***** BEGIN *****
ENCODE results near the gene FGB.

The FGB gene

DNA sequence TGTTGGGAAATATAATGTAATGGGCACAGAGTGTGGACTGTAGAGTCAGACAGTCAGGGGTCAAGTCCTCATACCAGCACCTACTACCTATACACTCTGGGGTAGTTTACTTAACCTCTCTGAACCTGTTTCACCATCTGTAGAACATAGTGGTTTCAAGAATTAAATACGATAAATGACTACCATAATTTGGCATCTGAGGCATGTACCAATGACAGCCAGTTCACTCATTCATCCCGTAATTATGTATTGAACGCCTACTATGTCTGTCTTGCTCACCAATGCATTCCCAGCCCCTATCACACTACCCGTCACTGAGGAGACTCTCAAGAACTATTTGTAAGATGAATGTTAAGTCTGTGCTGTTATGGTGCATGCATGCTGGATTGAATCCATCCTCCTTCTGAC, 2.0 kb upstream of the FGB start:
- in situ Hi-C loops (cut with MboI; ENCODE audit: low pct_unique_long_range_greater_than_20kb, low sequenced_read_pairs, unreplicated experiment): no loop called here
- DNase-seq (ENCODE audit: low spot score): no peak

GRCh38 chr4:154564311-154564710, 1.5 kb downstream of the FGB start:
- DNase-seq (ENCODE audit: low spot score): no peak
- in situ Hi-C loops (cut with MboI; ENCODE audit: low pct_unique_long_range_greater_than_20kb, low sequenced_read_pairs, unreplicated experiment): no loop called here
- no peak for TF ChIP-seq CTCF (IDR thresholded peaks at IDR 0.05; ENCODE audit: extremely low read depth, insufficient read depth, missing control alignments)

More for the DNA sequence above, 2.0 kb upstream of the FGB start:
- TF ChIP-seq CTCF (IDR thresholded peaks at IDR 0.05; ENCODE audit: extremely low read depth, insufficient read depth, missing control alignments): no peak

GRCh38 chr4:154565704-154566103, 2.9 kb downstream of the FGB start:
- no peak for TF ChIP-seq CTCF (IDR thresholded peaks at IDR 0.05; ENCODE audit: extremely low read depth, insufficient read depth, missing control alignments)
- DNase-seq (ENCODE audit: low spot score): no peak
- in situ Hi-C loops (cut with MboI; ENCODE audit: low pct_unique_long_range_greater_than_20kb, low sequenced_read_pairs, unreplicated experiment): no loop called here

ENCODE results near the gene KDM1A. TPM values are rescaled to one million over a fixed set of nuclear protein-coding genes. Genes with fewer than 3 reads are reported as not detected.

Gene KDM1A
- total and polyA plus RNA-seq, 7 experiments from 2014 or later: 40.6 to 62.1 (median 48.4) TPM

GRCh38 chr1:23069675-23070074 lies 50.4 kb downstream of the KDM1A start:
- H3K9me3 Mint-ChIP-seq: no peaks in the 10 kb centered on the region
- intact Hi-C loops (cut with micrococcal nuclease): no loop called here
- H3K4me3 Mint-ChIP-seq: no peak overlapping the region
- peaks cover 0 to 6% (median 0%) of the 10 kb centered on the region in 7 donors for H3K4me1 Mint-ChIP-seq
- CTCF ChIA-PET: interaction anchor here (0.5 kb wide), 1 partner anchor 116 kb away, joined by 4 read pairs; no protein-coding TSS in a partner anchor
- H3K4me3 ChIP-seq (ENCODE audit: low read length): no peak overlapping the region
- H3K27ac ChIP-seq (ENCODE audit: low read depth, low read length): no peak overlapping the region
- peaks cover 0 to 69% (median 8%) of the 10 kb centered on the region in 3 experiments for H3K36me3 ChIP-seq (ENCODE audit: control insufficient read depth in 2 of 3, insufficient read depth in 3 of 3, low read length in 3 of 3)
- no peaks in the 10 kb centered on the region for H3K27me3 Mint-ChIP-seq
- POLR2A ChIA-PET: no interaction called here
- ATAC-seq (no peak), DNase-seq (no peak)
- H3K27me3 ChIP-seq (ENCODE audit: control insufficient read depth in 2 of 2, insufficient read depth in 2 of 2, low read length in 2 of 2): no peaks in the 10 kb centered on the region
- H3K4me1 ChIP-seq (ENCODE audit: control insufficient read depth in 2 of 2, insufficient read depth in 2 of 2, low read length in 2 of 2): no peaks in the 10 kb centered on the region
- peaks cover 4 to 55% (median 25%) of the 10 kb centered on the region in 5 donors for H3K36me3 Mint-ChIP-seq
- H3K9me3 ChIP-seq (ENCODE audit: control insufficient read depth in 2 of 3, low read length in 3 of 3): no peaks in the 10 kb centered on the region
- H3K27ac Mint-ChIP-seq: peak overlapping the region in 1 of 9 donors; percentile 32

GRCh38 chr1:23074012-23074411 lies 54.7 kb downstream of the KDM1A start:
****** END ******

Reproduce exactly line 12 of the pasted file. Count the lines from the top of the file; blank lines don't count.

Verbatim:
GRCh38 chr4:154565704-154566103, 2.9 kb downstream of the FGB start: